Invasive aquatic species pose a major threat to our oceans through biofouling on ships! At the 80th session of the IMO’s Marine Environmental Protection Committee (MEPC 80) has adopted more stringent guidelines for controlling and managing biofouling on ships. The update to the 2011 Guidelines was undertaken to improve uptake and enforcement and to reduce the threat posed by invasive aquatic species to the well-being of the ocean.
The guidelines primarily focus on operational considerations related to ship design and construction. They provide valuable insights into the selection and installation of an antifouling system (AFS), as well as guidance on the re-installation, re-application, or repair of an AFS.
These guidelines also provide guidance on marine growth prevention systems and establish a schedule for inspections based on a ship’s specific risk profile. Inspections can be performed by competent organizations, crew members, or designated personnel. Inspection frequency or inspection dates (or date ranges) for in-water inspections during the in-service period of the ship would be based on the ship-specific biofouling risk profile, including inspection as a contingency action, and specified in the Biofouling Management Plan (BfMP). The BfMP should also specify management actions to be taken when biofouling is identified during inspections (e.g. cleaning), including changes to inspection frequency. By implementing a comprehensive BfMP, you can minimize biofouling and reduce maintenance costs, while also ensuring compliance with standards set by international and local authorities. At Choice, we understand the importance of sustainable and efficient vessel operations, which is why we are committed to providing tailored BfMP solutions to meet your specific needs.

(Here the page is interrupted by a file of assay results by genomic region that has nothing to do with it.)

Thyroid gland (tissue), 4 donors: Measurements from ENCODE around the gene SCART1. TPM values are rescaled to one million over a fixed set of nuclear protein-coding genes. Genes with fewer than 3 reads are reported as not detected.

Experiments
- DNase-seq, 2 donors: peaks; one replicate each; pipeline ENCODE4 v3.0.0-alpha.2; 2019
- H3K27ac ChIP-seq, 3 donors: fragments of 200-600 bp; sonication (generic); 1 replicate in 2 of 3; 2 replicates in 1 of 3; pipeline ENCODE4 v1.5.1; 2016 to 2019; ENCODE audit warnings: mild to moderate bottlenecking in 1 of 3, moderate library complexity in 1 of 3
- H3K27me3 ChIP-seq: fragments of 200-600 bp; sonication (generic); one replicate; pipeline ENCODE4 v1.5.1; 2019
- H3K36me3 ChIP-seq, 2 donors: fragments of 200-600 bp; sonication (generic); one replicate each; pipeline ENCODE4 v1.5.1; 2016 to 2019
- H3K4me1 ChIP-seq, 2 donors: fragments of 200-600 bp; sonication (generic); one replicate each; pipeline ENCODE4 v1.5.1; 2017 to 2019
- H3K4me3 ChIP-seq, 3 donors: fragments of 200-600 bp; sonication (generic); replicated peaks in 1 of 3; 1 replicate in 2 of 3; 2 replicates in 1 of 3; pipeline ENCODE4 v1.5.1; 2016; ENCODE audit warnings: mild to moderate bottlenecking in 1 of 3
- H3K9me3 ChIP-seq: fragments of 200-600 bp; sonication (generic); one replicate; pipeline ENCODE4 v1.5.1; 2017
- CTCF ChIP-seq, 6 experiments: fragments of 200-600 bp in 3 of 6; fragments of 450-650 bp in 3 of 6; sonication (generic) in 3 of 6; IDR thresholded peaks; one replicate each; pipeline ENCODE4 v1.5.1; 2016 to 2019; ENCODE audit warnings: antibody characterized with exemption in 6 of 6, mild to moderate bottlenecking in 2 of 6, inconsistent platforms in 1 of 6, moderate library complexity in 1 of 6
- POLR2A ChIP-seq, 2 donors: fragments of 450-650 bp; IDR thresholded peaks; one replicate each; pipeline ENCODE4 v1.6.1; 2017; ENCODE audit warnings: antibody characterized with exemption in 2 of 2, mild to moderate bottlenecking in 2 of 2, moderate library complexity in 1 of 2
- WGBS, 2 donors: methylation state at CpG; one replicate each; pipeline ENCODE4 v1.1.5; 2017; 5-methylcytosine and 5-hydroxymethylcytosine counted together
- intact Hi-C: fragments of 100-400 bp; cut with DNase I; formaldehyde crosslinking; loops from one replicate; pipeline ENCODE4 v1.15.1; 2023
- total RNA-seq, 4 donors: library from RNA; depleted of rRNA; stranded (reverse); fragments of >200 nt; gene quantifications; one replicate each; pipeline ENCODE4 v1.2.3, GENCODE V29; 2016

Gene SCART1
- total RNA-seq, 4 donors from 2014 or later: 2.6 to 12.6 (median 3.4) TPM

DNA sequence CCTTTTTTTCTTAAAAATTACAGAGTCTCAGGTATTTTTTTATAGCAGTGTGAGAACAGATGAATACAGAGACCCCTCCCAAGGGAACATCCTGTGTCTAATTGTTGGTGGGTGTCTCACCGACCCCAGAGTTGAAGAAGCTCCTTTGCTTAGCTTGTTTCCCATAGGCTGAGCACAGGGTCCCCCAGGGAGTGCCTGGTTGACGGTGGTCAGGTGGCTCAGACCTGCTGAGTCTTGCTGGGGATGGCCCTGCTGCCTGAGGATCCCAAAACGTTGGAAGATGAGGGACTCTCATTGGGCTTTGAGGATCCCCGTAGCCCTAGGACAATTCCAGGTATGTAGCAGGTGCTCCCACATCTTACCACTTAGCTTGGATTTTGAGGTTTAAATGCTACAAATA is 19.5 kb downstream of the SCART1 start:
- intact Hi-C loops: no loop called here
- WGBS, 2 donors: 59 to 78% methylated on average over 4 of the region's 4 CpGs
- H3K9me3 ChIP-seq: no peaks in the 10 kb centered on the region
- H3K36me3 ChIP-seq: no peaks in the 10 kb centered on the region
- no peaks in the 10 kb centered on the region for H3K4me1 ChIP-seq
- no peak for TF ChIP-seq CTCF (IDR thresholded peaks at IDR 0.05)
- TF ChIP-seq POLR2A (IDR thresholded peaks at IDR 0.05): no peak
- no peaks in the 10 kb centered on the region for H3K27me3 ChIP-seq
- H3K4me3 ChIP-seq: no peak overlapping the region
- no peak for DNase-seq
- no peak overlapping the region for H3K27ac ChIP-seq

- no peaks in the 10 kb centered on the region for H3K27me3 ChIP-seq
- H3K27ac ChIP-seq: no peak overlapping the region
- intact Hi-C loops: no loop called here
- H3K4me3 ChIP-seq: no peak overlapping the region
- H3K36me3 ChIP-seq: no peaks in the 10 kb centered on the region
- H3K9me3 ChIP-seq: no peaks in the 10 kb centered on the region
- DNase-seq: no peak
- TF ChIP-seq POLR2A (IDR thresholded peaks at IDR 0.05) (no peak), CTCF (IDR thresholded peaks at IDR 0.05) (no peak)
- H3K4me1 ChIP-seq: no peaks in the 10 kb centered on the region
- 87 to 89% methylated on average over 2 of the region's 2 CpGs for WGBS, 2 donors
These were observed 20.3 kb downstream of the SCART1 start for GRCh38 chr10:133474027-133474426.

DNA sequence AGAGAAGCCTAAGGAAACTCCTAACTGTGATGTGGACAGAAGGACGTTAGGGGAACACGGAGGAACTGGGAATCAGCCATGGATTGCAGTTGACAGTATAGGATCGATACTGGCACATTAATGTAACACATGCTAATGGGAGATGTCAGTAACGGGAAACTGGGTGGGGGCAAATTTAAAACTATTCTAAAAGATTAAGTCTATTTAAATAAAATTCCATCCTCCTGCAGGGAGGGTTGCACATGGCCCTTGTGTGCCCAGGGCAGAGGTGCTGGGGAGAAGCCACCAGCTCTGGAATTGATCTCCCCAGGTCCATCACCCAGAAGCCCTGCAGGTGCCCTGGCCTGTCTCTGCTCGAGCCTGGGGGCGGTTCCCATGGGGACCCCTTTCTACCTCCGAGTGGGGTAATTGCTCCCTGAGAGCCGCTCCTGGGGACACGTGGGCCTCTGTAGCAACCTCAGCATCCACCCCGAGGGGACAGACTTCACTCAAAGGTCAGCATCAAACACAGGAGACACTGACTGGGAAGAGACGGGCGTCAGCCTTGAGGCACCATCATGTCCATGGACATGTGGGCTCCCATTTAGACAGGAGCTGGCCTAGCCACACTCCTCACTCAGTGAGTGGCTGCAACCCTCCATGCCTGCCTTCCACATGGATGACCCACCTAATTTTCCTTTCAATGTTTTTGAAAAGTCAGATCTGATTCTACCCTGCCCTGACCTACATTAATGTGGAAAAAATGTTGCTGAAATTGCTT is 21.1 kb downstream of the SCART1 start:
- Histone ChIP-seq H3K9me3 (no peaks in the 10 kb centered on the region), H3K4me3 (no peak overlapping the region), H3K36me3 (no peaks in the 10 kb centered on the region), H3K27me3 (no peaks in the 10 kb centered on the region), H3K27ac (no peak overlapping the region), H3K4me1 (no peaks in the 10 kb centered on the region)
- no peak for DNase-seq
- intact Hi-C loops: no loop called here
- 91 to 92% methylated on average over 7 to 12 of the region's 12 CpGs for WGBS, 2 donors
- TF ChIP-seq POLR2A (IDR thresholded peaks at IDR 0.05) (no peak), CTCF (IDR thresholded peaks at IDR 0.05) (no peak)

Additionally, the guidelines outline different cleaning and rating recommendations based on the severity of biofouling as well as updates to information to be included in a biofouling management plan and biofouling management record book.
These biofouling guidelines aim to protect the ocean, but they also recognize the benefits of improved biofouling management. By reducing biofouling, you can enhance a ship’s hydrodynamic performance and increase energy efficiency which also means fewer greenhouse gas emissions – a win for the environment and the performance of the vessel!
Contact us today to learn more about how our BfMP services can benefit your vessel and operations. https://choiceballast.com/contact-us/